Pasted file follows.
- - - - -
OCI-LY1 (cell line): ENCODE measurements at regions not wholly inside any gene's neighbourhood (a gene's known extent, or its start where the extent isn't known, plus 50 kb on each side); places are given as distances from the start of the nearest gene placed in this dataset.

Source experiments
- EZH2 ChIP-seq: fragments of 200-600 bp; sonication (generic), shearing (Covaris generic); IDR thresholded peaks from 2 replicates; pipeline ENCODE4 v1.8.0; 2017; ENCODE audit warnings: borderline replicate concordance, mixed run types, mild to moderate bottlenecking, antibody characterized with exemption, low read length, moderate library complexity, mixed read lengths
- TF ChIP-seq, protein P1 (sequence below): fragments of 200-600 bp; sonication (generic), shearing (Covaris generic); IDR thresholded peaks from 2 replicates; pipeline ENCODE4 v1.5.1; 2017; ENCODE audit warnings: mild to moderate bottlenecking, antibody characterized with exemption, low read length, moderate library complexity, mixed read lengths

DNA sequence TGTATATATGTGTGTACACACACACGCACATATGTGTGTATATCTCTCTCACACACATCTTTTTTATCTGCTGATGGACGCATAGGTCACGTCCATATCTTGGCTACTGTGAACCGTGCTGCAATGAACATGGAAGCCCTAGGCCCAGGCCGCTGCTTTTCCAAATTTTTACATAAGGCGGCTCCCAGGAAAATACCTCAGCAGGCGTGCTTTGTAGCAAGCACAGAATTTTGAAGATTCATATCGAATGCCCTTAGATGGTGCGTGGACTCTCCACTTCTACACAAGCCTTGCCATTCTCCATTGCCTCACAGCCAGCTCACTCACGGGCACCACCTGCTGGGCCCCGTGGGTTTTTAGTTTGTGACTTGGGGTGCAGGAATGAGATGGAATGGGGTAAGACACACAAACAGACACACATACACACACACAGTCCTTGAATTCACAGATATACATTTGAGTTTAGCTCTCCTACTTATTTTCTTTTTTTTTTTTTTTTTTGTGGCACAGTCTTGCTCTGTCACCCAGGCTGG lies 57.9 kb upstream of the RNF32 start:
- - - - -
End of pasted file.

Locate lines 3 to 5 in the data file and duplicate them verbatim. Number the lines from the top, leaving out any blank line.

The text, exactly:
- EZH2 ChIP-seq: fragments of 200-600 bp; sonication (generic), shearing (Covaris generic); IDR thresholded peaks from 2 replicates; pipeline ENCODE4 v1.8.0; 2017; ENCODE audit warnings: borderline replicate concordance, mixed run types, mild to moderate bottlenecking, antibody characterized with exemption, low read length, moderate library complexity, mixed read lengths
- TF ChIP-seq, protein P1 (sequence below): fragments of 200-600 bp; sonication (generic), shearing (Covaris generic); IDR thresholded peaks from 2 replicates; pipeline ENCODE4 v1.5.1; 2017; ENCODE audit warnings: mild to moderate bottlenecking, antibody characterized with exemption, low read length, moderate library complexity, mixed read lengths

DNA sequence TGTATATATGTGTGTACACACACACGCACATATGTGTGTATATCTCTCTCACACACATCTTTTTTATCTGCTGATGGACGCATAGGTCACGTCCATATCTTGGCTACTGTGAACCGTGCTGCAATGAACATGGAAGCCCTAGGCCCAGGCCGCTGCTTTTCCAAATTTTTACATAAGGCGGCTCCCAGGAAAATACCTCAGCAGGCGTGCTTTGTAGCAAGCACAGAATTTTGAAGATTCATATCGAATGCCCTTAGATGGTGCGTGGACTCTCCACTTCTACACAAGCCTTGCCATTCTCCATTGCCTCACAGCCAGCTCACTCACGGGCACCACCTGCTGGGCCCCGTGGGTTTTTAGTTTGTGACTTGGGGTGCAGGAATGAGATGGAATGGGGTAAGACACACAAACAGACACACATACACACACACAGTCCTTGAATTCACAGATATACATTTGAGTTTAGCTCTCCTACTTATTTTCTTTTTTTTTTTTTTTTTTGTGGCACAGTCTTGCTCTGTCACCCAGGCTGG lies 57.9 kb upstream of the RNF32 start: